Necrotizing sialometaplasia: a potential diagnostic pitfall.
Necrotizing sialometaplasia is a benign, spontaneously healing inflammatory condition. It usually affects the hard palate, and it can mimic a malignancy both clinically and histologically. We report a new case of this rare disorder.
Necrotizing sialometaplasia is a benign inflammatory process that involves the minor salivary glands, primarily those of the hard palate. The major importance of this condition is the danger of misdiagnosis, because it may clinically and histologically mimic a malignancy. (1-3)
A 52-year-old man was referred to the otolaryngology clinic with a 1-week history of an asymptomatic deep ulcer in the hard palate. He had a history of tobacco use, but no history of overt trauma. He used a total upper dental replacement.
The physical examination was remarkable for the presence of a 45 x 30-mm necrotic ulcer (figure, A). A blood count and measurement of cross-reacting protein did not demonstrate any evidence of pathology. No communication between the ulcer and the nasal cavity was found endoscopically. Ultrasonography detected no enlarged lymph nodes of the neck, and computed tomography of the hard palate and nasal cavity did not demonstrate any bone pathology.
[FIGURE A OMITTED]
A biopsy of the ulcer was taken, and a diagnosis of squamocellular metaplasia was made. Because cancer was clinically suspected, a second incisional biopsy was performed. The second biopsy revealed no evidence of any neoplastic changes; the histologic features of the lesion were consistent with necrotizing sialometaplasia.
At follow-up 10 days later, the lesion showed signs of spontaneous resolution (figure, B). It was completely healed within 8 weeks without the use of any medication. A 35-mm scar persisted in the hard palate for more than 3 years.
[FIGURE B OMITTED]
Necrotizing sialometaplasia was first described by Abrams et al in 1973. (4) This condition usually affects the minor salivary glands of the hard palate (77% of cases); it has also been reported in the major salivary glands, nasal cavity, lip, trachea, and larynx. (1,5) It was Daudia and Murty who reported the first case with full-thickness palatal involvement. (6)
According to the most widely accepted pathophysiologic theory, necrotizing sialometaplasia occurs as a result of ischemia of the vasculature that supplies the salivary gland lobules. (1,2,5) Our patient presented with two possible etiologic factors: a history of smoking and the possibility of hard palate trauma caused by the dental prosthesis.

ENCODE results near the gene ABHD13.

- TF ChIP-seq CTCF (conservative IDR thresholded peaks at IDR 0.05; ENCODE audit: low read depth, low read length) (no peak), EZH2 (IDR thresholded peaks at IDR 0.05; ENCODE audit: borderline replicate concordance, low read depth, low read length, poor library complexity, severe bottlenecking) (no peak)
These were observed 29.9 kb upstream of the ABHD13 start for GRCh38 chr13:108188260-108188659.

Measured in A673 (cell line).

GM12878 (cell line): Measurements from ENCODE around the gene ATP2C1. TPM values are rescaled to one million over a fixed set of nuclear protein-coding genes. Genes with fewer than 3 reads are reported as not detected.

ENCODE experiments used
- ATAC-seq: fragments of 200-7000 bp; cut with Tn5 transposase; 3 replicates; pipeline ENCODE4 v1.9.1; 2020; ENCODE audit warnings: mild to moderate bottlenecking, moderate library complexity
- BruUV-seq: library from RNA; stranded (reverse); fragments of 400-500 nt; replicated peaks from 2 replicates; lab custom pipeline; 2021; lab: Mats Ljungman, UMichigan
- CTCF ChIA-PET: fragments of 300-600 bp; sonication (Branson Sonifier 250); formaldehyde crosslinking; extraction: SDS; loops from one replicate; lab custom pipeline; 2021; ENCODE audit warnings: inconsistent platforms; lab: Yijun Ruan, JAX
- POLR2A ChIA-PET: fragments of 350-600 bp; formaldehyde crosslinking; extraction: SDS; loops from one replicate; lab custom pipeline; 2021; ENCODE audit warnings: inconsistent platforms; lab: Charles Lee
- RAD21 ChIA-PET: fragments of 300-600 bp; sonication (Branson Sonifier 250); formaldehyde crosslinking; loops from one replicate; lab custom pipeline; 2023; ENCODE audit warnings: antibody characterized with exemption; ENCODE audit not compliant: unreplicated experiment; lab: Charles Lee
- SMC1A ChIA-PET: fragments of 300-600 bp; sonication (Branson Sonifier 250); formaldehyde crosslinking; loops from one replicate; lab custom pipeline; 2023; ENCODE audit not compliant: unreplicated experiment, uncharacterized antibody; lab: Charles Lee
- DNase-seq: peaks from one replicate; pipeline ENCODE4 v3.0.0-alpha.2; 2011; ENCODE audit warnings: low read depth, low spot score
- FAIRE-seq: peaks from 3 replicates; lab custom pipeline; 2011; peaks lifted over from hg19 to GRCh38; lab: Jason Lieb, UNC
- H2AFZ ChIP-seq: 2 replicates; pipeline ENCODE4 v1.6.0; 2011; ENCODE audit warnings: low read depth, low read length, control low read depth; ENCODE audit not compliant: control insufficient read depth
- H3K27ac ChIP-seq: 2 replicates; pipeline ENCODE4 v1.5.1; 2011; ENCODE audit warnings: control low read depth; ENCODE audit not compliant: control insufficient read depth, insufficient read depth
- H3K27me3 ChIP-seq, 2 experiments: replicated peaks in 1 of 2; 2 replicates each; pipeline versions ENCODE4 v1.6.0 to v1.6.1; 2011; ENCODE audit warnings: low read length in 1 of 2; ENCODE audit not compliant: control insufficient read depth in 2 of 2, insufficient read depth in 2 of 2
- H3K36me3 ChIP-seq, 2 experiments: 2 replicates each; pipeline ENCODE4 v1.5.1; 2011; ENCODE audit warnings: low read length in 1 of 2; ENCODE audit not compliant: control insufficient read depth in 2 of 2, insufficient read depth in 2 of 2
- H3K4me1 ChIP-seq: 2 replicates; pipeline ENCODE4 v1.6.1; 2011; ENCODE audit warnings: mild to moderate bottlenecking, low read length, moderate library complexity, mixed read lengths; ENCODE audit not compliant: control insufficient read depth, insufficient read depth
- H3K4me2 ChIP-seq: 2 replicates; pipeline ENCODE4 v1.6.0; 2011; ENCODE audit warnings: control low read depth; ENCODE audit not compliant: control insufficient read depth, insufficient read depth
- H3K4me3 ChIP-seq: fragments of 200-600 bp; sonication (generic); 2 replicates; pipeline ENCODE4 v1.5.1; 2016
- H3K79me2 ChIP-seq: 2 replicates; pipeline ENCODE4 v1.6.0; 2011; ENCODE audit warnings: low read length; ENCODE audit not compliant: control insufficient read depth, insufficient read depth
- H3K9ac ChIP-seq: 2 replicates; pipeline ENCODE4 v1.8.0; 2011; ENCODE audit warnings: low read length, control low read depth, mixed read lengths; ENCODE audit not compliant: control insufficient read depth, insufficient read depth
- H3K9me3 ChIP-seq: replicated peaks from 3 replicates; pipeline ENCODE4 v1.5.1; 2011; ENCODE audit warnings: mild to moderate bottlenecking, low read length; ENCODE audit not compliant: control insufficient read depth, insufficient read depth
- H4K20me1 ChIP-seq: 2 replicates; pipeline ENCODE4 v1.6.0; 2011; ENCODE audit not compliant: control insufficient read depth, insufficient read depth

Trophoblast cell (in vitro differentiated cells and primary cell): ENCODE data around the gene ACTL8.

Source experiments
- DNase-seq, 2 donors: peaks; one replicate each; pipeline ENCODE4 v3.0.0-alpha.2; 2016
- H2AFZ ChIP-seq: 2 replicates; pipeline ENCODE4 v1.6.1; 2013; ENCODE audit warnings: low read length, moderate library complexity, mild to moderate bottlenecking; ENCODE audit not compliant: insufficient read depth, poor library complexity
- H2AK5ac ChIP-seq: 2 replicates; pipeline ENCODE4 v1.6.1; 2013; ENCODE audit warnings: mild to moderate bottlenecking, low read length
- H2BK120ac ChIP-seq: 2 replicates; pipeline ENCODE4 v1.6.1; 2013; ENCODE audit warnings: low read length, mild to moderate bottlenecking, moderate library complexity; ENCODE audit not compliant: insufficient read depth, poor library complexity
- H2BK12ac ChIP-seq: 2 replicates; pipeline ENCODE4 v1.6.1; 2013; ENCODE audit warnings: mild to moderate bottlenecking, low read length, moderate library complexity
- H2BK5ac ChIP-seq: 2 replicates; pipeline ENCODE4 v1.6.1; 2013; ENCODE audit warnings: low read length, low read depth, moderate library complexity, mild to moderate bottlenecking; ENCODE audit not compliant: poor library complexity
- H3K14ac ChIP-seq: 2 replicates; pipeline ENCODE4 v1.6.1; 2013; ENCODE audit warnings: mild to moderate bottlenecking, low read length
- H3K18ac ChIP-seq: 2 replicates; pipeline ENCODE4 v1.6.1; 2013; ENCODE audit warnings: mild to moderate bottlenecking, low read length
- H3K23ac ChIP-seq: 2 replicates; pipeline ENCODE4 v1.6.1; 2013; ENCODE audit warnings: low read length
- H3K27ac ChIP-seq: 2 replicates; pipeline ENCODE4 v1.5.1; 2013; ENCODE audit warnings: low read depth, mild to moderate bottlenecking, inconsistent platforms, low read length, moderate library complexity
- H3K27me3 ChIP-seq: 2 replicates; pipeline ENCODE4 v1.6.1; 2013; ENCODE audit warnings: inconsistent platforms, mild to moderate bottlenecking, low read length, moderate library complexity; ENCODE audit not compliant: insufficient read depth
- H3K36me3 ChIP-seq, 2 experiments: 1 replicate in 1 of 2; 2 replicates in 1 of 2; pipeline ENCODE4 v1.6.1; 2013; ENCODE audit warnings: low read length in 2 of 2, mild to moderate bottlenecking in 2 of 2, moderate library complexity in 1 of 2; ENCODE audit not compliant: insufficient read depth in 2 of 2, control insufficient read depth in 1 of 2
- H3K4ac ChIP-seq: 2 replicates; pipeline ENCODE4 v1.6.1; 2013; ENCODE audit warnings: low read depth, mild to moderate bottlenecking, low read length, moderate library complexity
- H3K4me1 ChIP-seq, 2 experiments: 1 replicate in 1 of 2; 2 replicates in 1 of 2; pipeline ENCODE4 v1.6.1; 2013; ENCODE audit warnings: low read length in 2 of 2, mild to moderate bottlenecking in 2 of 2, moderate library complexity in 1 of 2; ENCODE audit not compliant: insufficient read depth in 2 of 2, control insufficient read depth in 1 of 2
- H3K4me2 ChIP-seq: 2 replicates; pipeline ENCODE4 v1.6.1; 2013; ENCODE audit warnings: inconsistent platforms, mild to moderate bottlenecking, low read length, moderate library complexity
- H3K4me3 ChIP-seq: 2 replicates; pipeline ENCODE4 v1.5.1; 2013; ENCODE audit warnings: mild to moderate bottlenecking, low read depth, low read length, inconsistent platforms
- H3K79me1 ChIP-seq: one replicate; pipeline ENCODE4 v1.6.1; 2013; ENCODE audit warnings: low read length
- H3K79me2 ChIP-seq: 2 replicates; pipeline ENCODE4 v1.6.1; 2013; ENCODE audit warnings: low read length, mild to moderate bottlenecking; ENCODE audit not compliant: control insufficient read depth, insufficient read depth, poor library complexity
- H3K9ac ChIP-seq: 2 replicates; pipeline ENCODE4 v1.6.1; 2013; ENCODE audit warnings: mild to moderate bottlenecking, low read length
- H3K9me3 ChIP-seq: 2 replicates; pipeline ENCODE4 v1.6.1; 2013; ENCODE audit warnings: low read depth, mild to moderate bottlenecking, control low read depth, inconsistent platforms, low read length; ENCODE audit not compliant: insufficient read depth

Patients with necrotizing sialometaplasia exhibit a spectrum of histologic findings, ranging from coagulation necrosis of the salivary gland acini in early lesions to squamous metaplasia of ducts and reactive fibrosis in late lesions. (2,4,5) Features that distinguish necrotizing sialometaplasia from a malignant process are its overall lobular morphology, the generally bland appearance of the squamous nests, and evidence of residual ductal lumina in the nests. (1)
Clinical management involves adequate biopsy, observation, and reassurance. Awareness of this potential diagnostic pitfall is of great importance because an inaccurate histopathologic diagnosis can result in inappropriate or unnecessary treatment, ranging from conservative excision to total maxillectomy. (1,2,7,8) Lesions typically resolve in 4 to 10 weeks. No treatment is required other than an analgesic for a patient whose lesion is painful. (2,7) Repeat biopsy is indicated for a patient whose lesion fails to resolve. (7)
This case report illustrates the importance of a careful correlation between clinical and pathologic findings in order to avoid misdiagnosis. (8)
(1.) Sandmeier D, Bouzourene H. Necrotizing sialometaplasia: A potential diagnostic pitfall [letter]. Histopathology 2002;40:200-1.
(2.) Imbery TA, Edwards PA. Necrotizing sialometaplasia: Literature review and case reports. J Am Dent Assoc 1996;127:1087-92.
(3.) Fowler CB, Brannon RB. Subacute necrotizing sialadenitis: Report of 7 cases and a review of the literature. Oral Surg Oral Med Oral Pathol Oral Radiol Endod 2000;89:600-9.
(4.) Abrams AM, Melrose RJ, Howell FV. Necrotizing sialometaplasia. A disease simulating malignancy. Cancer 1973;32:130-5.
(5.) Seifert G. [Diagnostic pitfalls in benign and malignant salivary gland diseases. Their significance for prognosis and therapy]. Mund Kiefer Gesichtschir 1998;2:62-9.
(6.) Daudia A, Murty GE. First case of full-thickness palatal necrotizing sialometaplasia. J Laryngol Otol 2002;116:219-20.
(7.) Schroeder WA Jr. Necrotizing sialometaplasia. Otolaryngol Head Neck Surg 1994;111:328-9.
(8.) Kyrmizakis DE, Doxas PG, Hajiioannou JK, Papadakis CE. Palate ulcer due to mucormycosis. J Laryngol Otol 2002;116:146-7. Pavel Kominek, MD, PhD; Petr Blasch, MD
From the ENT Department (Dr. Kominek) and the Department of Pathology (Dr. Blasch), City Hospital, Frydek-Mistek, the Czech Republic.
Reprint requests: Pavel Kominek, MD, PhD, ENT Department, City Hospital, El. Krasnohorske 321, 738 01 Frydek-Mistek, Czech Republic. Phone: 420-558-415-770; fax: 420-558-415-010; e-mail: firstname.lastname@example.org
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|Publication:||Ear, Nose and Throat Journal|
|Date:||Sep 1, 2006|
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